Sunday Morning Book Thread 12-20-2015: Totalitarianism Made Easy [OregonMuse]

Star-Wars-staff.jpg
"I Find Your Lack of Payment For Overdue Books... Disturbing."


Good morning to all of you morons and moronettes and bartenders everywhere and all the ships at sea. Welcome to AoSHQ's stately, prestigious, internationally acclaimed and high-class Sunday Morning Book Thread. The Sunday Morning Book Thread is the only AoSHQ thread that is so hoity-toity, pants are required. And when I type up the book thread, my pinkies remain elevated the whole time, that's how classy it is.


Here's how you can avoid #StarWars spoilers. Close up social media for a couple days and spend that time reading a book.

--Anthony Breznican


The Book Fetishist

Monty wrote a pretty good piece this week. Of course, pretty much anything Monty writes is worth reading, but I do have a comment or two about it.

I've often said that my Amazon Kindle re-ignited (appropriately enough, given the name) a passion for reading that had begun to cool as I grew older.

Similarly, my Nexus tablet got me reading again after a number of years of stagnation. Well, it was teh stoopid internets, that's what. Night after night after work, I'd be in front of the computer reading traffic from the mailing lists I had subscribed to (this was before the age of the www), and then the online news and commentary sites (any of you morons remember The Ether Zone?), and then came the blogs. And then click here and click there and click on the one weird trick you can use to prevent hair loss, and then, poof, it was midnight and time to turn in. I didn't stop to think that all that net surfing was taking up all my time, so there was none available to use for actual reading that was not a mile wide and inch deep.

I wanted to get out, but teh internet kept sucking me back in.

Stupid internet.

I'm all for getting kids to read and love reading, but this fetishization of books sort of misses the point...I am second to no one in my appreciation for the power of the written word, but that power can be delivered in any number of ways these days apart from being printed on paper and being bound between two covers.

This is certainly true, insofar as it goes. But books are not only good for information acquisition, but also information storage as well. Printed books, stored in individual libraries, serve to preserve a permanent, decentralized record of the world as it actually was at the time they were written, not one bowdlerized to fit modern sensibilities and expectations, or to reinforce narratives currently favored by the authorities.

E-texts don't have this advantage. By their nature, they are extremely malleable, and subject to the whims of whatever technician, corporation, or government agency owns the area of "the cloud" where they're stored.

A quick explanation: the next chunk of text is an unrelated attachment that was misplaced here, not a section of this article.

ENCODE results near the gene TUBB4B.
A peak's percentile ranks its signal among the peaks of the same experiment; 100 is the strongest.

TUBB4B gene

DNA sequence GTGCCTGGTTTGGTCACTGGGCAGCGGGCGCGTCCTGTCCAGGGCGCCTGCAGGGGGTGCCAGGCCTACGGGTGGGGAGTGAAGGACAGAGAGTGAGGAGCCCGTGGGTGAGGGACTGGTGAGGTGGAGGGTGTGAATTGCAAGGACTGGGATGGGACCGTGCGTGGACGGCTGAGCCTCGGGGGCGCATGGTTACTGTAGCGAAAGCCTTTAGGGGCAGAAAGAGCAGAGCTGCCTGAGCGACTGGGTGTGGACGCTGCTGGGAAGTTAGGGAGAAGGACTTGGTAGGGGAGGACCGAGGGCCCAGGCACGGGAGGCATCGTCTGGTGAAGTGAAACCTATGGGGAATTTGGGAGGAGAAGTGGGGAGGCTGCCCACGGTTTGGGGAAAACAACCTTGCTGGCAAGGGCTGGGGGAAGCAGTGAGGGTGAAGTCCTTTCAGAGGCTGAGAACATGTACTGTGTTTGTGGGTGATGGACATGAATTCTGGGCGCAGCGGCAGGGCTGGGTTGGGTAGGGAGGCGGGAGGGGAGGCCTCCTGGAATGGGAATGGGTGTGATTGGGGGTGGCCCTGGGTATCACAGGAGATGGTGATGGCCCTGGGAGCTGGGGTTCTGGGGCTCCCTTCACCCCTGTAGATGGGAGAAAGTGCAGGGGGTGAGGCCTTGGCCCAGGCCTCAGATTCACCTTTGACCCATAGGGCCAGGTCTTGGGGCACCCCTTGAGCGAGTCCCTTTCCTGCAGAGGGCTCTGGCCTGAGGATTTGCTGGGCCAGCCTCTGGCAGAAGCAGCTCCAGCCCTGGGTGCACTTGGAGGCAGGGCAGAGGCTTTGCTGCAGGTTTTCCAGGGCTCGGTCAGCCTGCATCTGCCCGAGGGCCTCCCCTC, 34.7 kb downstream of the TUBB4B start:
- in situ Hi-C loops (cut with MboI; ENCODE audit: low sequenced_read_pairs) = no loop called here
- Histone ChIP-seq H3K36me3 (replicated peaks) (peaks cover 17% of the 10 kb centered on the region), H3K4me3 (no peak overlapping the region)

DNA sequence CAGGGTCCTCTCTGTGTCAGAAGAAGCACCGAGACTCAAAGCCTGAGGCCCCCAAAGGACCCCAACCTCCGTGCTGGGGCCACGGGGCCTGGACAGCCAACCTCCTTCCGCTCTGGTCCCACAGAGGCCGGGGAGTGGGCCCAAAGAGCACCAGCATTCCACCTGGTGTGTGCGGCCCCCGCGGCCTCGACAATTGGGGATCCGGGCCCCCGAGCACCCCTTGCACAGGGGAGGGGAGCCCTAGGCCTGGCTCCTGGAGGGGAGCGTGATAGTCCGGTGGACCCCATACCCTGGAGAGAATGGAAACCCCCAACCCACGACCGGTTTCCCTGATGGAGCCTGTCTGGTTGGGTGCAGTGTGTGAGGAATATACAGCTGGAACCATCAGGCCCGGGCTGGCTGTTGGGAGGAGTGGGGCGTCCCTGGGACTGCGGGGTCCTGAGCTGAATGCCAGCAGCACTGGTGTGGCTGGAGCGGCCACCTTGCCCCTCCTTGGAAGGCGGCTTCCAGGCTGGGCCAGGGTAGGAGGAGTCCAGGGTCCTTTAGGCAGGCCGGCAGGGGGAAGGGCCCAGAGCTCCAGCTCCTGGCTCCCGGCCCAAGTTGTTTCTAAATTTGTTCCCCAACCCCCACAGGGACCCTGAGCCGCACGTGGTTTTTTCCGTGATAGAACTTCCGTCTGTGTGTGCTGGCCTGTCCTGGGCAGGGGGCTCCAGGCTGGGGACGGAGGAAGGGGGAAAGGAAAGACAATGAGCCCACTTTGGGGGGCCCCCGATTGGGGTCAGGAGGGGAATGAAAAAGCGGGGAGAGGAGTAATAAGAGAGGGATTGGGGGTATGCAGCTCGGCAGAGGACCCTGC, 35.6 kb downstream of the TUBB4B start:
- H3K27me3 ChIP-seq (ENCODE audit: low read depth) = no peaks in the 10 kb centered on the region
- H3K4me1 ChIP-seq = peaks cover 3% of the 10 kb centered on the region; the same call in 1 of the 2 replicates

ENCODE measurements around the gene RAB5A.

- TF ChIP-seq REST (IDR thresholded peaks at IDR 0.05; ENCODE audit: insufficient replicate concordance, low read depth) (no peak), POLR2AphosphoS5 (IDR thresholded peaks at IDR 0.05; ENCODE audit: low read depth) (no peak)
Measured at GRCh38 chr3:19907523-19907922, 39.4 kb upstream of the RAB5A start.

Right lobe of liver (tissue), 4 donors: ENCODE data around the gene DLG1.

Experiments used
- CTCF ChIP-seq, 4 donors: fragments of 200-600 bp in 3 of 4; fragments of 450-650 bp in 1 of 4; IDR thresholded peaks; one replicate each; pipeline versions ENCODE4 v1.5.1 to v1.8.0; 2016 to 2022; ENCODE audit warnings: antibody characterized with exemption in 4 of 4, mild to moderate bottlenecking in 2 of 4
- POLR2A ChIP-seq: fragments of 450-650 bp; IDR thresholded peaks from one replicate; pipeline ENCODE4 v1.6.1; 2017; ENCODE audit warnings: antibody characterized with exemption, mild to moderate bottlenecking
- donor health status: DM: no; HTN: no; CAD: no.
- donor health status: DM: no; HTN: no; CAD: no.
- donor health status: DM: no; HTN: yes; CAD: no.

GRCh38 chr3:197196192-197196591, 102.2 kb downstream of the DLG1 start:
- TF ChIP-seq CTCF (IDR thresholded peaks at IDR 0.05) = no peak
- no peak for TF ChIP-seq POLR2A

Example: One of the Kindle books I purchased came with a sample chapter of one of the author's other works. And then one day when I opened the Kindle app, a pop-up window announced that an update to the book I had purchased was being downloaded. The reason given was the correction of some errors. Note that it did not ask my permission, it just did it on its own. When it was finished, the changes were evidently so small that I didn't see them, but I did notice that the sample chapter had disappeared.

Now this particular instance is relatively harmless. But you can easily see what could happen if some text became inconvenient or embarrassing to the owner of whoever you bought it from. If you still maintain the "cloud" links, your text could be stealthily revised to accommodate whatever version of reality the owner thought more congenial to his purpose. One moron commenter objected to this, saying that if the authorities put out a fake pdf doc, for example, it could easily be countered by disseminating the real one. But how can anyone to know for certain which one is the "real" one? Certainly not by the content. File date and time stamps can easily be altered. And with tools like Adobe Acrobat and Photoshop, you can make any document look any way you want.

In Orwell's classic novel 1984, Winston Smith, the main character, is employed by a government agency known as the "Ministry of Truth" where it is his job to help revise the historical record to bring it in agreement with current government policies. Newspaper clippings arrive by pneumatic tube at Smith's desk that he must edit or shove down "the memory hole" into non-existence. It's a clumsy, time-consuming process, but Orwell never envisioned e-texts and cloud storage. But if he had, he'd probably say, "yeah, that sounds about right."